About anxiety and depression
Anxiety and depression are the most common mental disorders in the United States, affecting about 50 million people each year.1 Signs and symptoms are not always obvious or reported, so the actual number of people coping with these conditions is likely much higher.
Anxiety often results from a fear of real or imagined danger or feelings of uncertainty.2 Symptoms may include restlessness, tension, increased heart rate, and acid reflux. While it is a different condition than depression, anxiety often presents itself in many people with depression.
General characteristics of depression include feelings of sadness, emptiness, reduced motivation, loss of focus, irritability, stress, changes in lifestyle choices, and an increase in high-risk behaviors.
Anxiety and depression have been shown to often accompany other medical conditions such as
, and heart disease, especially in middle-aged and
. They can worsen the symptoms and progression of these conditions.
Anxiety, depression, and your oral health
Anxiety and depression can affect your oral health in a variety of ways. Understanding these connections can help you take the steps necessary to ensure you maintain good oral health while working to manage your depression.
- Behavioral changes: Anxiety and depression can cause some people to lack interest in caring for themselves. Less effective oral care at home, fewer dental visits, poor diet, and an increase in unhealthy behaviors are typical. Neglecting your oral health and postponing regular dental visits dramatically increases your risk of developing mouth pain,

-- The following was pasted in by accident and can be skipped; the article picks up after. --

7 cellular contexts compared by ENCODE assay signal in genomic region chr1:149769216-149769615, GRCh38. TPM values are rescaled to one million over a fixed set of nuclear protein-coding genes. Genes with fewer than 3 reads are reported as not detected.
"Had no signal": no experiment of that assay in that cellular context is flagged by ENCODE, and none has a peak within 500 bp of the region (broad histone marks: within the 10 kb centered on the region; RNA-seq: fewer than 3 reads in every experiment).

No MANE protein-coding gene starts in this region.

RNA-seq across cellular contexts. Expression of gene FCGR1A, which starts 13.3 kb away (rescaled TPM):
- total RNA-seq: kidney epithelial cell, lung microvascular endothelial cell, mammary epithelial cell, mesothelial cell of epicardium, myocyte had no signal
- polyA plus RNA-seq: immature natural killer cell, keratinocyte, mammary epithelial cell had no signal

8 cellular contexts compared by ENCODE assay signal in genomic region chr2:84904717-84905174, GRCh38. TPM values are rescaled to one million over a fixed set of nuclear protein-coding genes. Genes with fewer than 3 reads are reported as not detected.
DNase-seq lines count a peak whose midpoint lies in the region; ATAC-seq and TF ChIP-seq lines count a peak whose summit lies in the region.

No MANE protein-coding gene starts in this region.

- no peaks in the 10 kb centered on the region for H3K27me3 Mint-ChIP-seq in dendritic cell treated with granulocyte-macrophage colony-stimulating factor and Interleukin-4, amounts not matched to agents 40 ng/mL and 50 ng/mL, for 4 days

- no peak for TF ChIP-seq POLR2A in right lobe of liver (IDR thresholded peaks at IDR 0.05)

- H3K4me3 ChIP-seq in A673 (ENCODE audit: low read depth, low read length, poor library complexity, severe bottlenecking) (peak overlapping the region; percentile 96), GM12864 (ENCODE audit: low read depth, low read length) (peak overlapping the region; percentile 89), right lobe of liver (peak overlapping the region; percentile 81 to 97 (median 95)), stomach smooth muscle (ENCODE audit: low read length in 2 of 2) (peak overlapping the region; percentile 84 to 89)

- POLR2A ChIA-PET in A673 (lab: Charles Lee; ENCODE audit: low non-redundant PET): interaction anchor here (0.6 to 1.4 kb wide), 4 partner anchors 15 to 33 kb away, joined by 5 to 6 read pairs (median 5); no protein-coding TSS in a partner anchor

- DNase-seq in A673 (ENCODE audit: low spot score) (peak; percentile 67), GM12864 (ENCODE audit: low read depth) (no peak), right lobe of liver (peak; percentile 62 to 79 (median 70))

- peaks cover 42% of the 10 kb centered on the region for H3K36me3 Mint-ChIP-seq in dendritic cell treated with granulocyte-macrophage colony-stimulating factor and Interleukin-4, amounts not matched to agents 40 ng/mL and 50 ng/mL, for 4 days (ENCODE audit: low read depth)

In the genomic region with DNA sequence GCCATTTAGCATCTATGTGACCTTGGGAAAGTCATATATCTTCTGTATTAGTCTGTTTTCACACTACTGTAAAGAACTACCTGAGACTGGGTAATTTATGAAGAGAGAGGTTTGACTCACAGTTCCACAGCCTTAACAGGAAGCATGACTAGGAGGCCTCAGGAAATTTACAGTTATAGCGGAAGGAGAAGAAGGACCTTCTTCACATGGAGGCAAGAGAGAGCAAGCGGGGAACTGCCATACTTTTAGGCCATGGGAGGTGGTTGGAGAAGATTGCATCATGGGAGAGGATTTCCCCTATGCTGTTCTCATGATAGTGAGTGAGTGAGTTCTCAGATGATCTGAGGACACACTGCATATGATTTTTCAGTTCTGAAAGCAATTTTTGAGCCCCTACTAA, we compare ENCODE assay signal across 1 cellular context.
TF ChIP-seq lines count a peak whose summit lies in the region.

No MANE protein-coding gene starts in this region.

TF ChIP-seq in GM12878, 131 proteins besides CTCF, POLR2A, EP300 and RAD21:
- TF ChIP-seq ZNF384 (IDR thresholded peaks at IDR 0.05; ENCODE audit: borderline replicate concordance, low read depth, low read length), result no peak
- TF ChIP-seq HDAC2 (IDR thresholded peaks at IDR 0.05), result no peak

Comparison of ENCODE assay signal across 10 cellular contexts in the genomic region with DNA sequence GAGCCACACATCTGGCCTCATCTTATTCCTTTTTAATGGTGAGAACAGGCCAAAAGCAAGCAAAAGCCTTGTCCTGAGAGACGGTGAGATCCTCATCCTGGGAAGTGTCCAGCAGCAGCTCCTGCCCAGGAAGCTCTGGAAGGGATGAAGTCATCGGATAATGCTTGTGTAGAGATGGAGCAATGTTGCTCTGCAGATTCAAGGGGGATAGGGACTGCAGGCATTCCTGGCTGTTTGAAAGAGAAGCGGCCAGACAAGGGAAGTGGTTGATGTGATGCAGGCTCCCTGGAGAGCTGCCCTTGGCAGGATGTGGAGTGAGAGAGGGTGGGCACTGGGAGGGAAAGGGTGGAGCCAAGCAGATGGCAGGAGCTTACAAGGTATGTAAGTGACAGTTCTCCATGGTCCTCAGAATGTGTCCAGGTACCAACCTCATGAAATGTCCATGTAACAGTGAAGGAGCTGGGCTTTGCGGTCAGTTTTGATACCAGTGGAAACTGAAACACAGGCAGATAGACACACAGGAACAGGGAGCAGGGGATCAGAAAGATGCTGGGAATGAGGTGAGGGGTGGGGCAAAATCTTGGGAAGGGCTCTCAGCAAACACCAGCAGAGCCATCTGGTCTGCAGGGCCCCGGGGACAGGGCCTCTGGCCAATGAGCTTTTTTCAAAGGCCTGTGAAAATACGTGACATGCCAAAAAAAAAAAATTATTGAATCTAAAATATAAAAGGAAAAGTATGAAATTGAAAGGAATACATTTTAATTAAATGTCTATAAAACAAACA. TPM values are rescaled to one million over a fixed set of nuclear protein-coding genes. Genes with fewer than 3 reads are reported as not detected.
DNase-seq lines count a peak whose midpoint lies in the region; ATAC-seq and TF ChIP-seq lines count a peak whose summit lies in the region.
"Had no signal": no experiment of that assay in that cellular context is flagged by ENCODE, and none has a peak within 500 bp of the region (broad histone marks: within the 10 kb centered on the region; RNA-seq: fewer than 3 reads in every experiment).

(periodontitis), and missing teeth. These problems can worsen anxiety and depression by impacting your smile, ability to chew and speak properly, and nutritional habits. The effects may also cause you to limit social interactions.3 In some people, anxiety and depression can result in subconscious grinding and clenching (bruxism), often while sleeping. Bruxism can lead to chipped or worn teeth and failing dental restorations like
- Physiological changes: Anxiety and stress cause an increase in the hormone cortisol, which normally regulates inflammation. When cortisol levels are increased for extended periods, it can increase inflammation throughout the body, including the soft tissues of the mouth, and accelerate the progression of periodontal disease. Maintaining normal cortisol levels can reduce gum inflammation and improve periodontal treatment outcomes.4
- Risk for depression: Interestingly, research has begun to reveal that inflammation caused by prolonged gum disease can increase inflammation throughout your body. Inflammation has been associated with an increased risk of mental illness.5
: Medication can help manage symptoms of anxiety and depression. Most antidepressants and antianxiety medications have side effects, which may vary or be aggravated if you take multiple medications at the same time.6 You should talk to your primary care physician or psychiatrist about medications they recommend and ask how to address potential side effects. Common oral side-effects of antidepressants and antianxiety medications include:
(xerostomia): Many antidepressant and antianxiety medications can cause dry mouth as a side effect. Reduced saliva can lead to other issues such as tooth decay,
(halitosis), and trouble speaking. These issues may cause further depression and anxiety, especially in social settings.7
Grinding or clenching
(bruxism): Some medications for anxiety and depression list bruxism as a possible side effect.
- Jaw disorders (TMJ): Some anxiety medications can aggravate
(temporomandibular joint dysfunction or TMD) symptoms by causing you to overuse your jaw muscles. This often occurs as an after-effect of bruxism. Even if you do not see signs of bruxism, you may still notice other TMJ disorder symptoms such as
(temporomandibular joint or TMJ) pain, popping and clicking of your jaw, jaw muscle aches or pain, or trouble easily opening and closing your mouth.8
- Hypersalivation: While less common than dry mouth, some psychoactive drugs used to treat depression or anxiety may cause your salivary glands to become over-stimulated. Producing too much saliva is not harmful but can lead to excessive drooling and spitting.9